New human rights scandal in Emirates prisons: Libyans Businessmen have been subjected to brutal torture
A group of Libyan businessmen released recently from the UAE prisons issued a statement in which they emphasized their exposure to the worst forms of torture during their detention in UAE secret prisons.
In their statement, they demanded the release of the remaining Libyan businessmen detained by the United Arab Emirates, and to solve this problem calmly and diplomatically.
They appealed to “the elders of the UAE,” who do not accept injustice and oppression, to intervene for their release, after more than 320 days in detention, without any charge.
They noted in their statement that Libyan officials bear the legal and national responsibility for the release of the remaining businessmen forcibly detainees in the UAE.
The statement accused the UAE authorities for psychological, physical and moral impacts, resulting from suffering exposed during the detention in which the remaining families of those detained continue to suffer from due to “unjust, arbitrary detention and ill-treatment.”
They called on all local and international human rights organizations, and all those concerned with human rights, to intervene for the immediate and unconditional release of all Libyan businessmen forcibly detained in the UAE.
A report by the US State Department criticized the human rights situation in the UAE and criticized the prisons and the deplorable conditions in which unlawful arbitrary detention is practiced by the authorities without providing detainees a fair trial. In an issued statement it was said that the report demonstrated that the government detained people without charge or judicial due process. The Interior Ministry detained foreigners arbitrary in some cases. Authorities restricted the detainees’ access to lawyers and family members.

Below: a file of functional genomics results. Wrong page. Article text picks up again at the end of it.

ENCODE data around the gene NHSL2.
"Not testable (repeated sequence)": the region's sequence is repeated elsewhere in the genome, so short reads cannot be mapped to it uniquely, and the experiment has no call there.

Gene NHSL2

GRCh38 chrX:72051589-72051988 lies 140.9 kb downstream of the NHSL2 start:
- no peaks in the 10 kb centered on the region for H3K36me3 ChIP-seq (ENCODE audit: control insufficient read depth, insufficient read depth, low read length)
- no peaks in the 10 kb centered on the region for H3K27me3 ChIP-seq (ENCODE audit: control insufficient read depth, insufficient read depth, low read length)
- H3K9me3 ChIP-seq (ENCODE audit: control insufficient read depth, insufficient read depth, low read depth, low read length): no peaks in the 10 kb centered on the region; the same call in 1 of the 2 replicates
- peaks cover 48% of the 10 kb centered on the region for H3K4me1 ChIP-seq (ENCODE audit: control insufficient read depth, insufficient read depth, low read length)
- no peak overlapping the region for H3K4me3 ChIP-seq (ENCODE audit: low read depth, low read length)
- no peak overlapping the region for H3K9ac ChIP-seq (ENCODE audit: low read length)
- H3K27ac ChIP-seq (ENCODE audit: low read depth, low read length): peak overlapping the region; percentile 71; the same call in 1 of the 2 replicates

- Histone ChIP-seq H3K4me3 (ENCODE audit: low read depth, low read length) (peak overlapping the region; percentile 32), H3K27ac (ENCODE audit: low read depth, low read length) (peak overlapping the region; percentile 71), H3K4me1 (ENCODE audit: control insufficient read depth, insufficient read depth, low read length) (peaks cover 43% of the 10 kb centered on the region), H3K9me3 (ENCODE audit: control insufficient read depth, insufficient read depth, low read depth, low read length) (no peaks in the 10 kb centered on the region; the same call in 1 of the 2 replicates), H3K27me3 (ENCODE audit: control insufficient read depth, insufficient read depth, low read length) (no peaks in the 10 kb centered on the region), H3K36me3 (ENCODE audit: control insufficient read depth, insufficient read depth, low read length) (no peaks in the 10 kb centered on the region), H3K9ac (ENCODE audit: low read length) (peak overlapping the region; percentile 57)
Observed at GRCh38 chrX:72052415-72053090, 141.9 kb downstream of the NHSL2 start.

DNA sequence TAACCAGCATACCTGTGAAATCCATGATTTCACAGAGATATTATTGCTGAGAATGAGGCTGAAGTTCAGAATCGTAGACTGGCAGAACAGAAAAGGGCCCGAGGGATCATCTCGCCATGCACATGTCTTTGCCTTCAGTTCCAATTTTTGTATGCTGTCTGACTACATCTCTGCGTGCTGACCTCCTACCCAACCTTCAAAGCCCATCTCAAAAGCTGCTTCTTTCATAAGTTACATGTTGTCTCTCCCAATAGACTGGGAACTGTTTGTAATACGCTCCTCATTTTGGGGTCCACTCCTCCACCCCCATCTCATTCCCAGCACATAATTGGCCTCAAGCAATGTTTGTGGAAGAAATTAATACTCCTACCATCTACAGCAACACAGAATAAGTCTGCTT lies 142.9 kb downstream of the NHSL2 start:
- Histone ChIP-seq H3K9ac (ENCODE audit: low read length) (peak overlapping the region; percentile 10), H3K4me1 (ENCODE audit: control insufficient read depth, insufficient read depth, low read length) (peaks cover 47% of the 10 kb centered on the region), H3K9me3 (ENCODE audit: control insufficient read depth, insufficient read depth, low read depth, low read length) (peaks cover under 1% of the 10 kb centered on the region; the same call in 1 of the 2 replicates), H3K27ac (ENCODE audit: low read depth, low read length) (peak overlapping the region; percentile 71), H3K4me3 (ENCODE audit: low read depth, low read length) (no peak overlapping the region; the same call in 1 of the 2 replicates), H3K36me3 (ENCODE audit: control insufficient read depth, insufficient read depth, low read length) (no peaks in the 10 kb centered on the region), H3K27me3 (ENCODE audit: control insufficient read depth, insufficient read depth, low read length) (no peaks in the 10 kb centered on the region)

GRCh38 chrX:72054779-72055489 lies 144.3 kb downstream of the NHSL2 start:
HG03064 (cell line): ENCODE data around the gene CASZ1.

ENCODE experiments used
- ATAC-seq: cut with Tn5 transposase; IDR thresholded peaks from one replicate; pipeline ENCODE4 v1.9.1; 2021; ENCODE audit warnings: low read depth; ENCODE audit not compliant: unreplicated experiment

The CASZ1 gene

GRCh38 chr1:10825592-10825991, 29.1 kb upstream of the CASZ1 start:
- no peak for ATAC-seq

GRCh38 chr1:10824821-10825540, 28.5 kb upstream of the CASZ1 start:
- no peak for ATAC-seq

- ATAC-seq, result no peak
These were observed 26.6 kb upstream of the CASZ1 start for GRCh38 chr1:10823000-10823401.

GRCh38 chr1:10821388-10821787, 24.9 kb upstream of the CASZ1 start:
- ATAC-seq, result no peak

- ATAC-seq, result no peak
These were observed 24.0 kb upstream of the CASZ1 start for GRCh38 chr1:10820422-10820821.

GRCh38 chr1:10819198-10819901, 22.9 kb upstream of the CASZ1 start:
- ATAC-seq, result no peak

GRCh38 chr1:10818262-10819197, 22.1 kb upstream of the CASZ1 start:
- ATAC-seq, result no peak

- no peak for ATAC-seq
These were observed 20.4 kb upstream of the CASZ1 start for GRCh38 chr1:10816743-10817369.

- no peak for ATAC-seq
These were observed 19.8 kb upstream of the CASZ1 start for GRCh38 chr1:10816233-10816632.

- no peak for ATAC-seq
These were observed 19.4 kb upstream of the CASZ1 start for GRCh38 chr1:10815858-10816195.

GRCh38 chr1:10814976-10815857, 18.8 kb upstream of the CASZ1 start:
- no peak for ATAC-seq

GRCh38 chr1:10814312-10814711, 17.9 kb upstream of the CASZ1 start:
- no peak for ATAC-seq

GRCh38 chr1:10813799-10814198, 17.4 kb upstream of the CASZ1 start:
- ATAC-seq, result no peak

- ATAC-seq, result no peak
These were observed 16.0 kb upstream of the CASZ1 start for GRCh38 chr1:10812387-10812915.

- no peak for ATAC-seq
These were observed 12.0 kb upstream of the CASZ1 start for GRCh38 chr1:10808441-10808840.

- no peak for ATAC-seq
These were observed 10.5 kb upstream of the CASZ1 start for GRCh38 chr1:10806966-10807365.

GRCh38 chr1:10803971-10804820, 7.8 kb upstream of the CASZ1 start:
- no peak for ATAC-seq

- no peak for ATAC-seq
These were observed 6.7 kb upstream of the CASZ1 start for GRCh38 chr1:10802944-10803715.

It was noted in the US State Department report issued earlier this month that the UAE government has imposed, in the wake of the Arab Spring, restrictions on the activities of organizations and individuals claiming that they have relationships with the UAE Reform Movement, and arrested dozens of Emiratis and residents on political grounds.
It is worth mentioning that Human Rights Watch said in its 2015 World Report that the United Arab Emirates authorities in 2014 severely restricted the right to freedom of expression, association, and assembly, and launched a crackdown on dissidents and anyone considered a threat to national security. The authorities have also failed to investigate credible allegations that security forces arbitrarily arrested and tortured opposition.
Sarah Leah Whitson, HRW Executive Director of the Middle East and North Africa, has said that the United Arab Emirates advertises itself as a beacon of tolerance in the region, but the facts reveal worse reality that includes the disrespect for the principles of human rights and those who advocate for them. It is incumbent upon governments and institutions seeking to develop closer ties with the United Arab Emirates to take a closer look at the recent track record.